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Onions and Apples and Scales

November 22, 2017

The woman placed two large onions into the scale and glanced at the weight. She then picked up the onions, placed them in her cart and kept shopping.

It’s Thanksgiving tomorrow. We ventured out to the store to pick up some last minute items. The grocery store parking lot was only about half full. The calm before the storm of Black Friday. My lovely wife sent me to collect Granny Smith apples for homemade apple pie.

If they are pretty good sized get 15. But, if all they have are the small ones get about 20.

These are the kinds of instructions that work best for me when shopping with her: a specific item and a number. As I counted out 15 Granny Smith apples (do they look pretty good sized to you?) the woman came to weigh her onions. I rarely use the scales. In fact, I only weighed the apples for the picture.

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I wondered, was there any number that could come up on that scale that would have made the woman put the onions back? Was she weighing them to see how much they would cost at the register? did she do the multiplication in her head as she headed toward the frozen food aisle? Would she have purchased the onions if she couldn’t weigh them first?

But, there is something reassuring about measuring things. In woodworking there is a saying,

Measure twice. Cut once.

It acknowledges the fact that once you cut a board you don’t have a chance to go back and make it longer, for example. On Monday I’ll head back to work along with most of the rest of the world. I’ll commute the 40 miles from my house in Pleasant Grove to my office in Salt Lake City. I will watch the speedometer, of course. But, will I use it? I’ll be on the freeway with thousands of other cars going about the same speed. I won’t go faster than them. I won’t go slower. Why have a speedometer in that case?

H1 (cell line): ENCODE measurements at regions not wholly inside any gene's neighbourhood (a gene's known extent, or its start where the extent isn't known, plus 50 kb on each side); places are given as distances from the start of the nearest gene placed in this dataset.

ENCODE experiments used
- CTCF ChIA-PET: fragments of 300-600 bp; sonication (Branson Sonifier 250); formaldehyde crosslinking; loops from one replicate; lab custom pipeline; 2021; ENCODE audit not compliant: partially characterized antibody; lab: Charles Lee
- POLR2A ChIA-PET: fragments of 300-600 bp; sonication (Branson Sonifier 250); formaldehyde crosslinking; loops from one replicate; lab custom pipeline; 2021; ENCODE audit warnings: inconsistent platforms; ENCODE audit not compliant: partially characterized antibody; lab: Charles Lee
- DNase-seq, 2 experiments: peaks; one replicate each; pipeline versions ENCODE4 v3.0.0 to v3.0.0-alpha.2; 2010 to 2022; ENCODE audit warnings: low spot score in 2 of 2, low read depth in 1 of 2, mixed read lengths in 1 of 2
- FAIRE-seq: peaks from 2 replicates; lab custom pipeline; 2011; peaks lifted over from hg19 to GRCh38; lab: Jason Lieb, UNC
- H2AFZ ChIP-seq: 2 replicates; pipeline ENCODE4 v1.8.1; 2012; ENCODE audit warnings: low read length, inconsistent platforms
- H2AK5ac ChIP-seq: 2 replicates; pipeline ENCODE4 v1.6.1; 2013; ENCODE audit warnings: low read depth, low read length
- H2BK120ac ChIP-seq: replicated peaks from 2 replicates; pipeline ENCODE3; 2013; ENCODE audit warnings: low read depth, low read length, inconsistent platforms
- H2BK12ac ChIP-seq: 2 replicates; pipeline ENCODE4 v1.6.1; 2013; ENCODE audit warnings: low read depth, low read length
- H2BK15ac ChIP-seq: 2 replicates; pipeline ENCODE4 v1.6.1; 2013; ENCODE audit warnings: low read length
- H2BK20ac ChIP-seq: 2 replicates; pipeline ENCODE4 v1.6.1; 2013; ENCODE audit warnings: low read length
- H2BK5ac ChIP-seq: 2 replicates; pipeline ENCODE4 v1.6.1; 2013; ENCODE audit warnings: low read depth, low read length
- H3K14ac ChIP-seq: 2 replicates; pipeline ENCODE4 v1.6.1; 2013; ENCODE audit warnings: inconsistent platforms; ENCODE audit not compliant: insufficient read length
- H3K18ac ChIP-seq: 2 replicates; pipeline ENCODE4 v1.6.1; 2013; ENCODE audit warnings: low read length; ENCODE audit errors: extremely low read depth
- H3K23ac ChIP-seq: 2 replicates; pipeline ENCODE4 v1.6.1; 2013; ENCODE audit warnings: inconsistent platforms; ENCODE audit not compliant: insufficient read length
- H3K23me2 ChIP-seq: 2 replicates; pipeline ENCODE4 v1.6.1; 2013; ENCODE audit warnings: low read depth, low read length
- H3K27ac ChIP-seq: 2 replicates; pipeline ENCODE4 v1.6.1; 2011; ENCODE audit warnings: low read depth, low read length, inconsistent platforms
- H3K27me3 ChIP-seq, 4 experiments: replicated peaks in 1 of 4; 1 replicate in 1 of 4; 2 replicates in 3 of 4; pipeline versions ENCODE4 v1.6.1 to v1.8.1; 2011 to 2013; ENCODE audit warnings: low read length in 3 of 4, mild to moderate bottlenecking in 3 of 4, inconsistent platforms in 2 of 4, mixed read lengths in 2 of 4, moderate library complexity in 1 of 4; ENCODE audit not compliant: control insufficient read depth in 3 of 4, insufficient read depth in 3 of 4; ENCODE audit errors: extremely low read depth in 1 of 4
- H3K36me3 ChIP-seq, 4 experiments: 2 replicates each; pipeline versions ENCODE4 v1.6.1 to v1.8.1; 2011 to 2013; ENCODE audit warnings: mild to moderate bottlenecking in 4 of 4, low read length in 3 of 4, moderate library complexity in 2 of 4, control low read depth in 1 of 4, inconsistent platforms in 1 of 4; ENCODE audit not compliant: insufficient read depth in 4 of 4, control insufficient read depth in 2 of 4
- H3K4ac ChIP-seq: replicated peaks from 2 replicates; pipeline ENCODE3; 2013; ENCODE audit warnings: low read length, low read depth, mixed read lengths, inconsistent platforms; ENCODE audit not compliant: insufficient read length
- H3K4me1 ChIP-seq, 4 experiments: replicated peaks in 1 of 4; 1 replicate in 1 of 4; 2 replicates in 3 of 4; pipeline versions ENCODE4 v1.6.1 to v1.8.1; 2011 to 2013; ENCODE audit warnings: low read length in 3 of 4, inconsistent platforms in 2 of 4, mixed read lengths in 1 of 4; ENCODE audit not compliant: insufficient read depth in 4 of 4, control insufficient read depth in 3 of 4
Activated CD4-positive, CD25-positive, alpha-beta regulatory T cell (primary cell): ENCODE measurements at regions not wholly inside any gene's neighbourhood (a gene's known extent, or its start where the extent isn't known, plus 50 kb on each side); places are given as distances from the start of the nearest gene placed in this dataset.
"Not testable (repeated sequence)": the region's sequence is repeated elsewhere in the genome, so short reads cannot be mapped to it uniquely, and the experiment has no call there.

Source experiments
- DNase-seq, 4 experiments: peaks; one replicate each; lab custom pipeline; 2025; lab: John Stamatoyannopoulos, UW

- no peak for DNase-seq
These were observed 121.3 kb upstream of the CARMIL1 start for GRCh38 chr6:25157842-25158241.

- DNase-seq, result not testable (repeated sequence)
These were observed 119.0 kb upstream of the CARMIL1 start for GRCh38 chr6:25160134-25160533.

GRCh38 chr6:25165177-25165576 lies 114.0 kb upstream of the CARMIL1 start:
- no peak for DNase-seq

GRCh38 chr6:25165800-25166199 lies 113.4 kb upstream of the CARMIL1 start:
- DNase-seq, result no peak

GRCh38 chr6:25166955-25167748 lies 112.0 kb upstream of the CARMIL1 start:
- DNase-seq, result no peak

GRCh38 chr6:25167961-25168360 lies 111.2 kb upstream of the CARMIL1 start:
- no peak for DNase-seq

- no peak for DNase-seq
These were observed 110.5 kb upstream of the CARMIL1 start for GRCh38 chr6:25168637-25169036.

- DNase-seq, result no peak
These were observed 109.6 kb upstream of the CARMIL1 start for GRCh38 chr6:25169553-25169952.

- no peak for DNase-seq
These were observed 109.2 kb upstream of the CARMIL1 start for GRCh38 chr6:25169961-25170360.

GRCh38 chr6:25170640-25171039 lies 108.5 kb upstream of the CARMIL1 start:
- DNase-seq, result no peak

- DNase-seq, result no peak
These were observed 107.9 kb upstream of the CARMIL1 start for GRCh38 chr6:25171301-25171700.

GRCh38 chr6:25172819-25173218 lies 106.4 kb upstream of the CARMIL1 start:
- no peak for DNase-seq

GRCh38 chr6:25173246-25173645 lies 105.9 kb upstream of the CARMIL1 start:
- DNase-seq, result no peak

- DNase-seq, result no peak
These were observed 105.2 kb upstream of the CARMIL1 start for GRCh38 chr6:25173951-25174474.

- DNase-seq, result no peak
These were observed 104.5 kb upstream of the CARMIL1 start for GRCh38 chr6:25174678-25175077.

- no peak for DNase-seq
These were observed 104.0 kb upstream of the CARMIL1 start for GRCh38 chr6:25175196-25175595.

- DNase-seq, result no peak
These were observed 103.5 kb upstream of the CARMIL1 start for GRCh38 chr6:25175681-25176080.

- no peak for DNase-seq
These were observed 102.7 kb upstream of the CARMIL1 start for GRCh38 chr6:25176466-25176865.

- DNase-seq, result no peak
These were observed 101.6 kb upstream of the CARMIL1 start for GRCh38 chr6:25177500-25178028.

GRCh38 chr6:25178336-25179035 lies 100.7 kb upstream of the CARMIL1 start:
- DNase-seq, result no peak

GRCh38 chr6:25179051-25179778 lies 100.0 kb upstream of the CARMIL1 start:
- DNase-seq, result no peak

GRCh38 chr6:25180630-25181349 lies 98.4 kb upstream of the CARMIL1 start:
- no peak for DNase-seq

Because there is something reassuring about measuring things.

In business, especially IT, but most business, there is a saying,

What gets measured, improves.

My company measures everything. We measure length of a call. Number of calls. Customer satisfaction with a call. Employee satisfaction with the company. Client satisfaction with our company. Much of the data is used for specific purposes. We get paid based on the numbers. Our management team knows the numbers to the third and fourth decimal place.

But, other numbers are captured to let us know how we are doing. We grade ourself. And our client grades us. If I were to get a poor client grade, I would care about it. But, I wouldn’t care if I got a 3.5 out of 5.0 or a 3.75. The fact that I was getting less than a perfect score would mean that I had areas to improve. In fact, if I’m doing my job well, I already know what areas I have to work on.

But, there is something reassuring about measuring things. I don’t need a score on my performance review to know that I’m doing a good job. Sometimes it’s just nice to know that I bought 2. 96 lbs of apples.

Rodney M Bliss is an author, columnist and IT Consultant. His blog updates every weekday. He lives in Pleasant Grove, UT with his lovely wife, thirteen children and grandchildren. 

Follow him on
Twitter (@rodneymbliss)
Facebook (www.facebook.com/rbliss)
LinkedIn (www.LinkedIn.com/in/rbliss)
or email him at rbliss at msn dot com

(c) 2017 Rodney M Bliss, all rights reserved 

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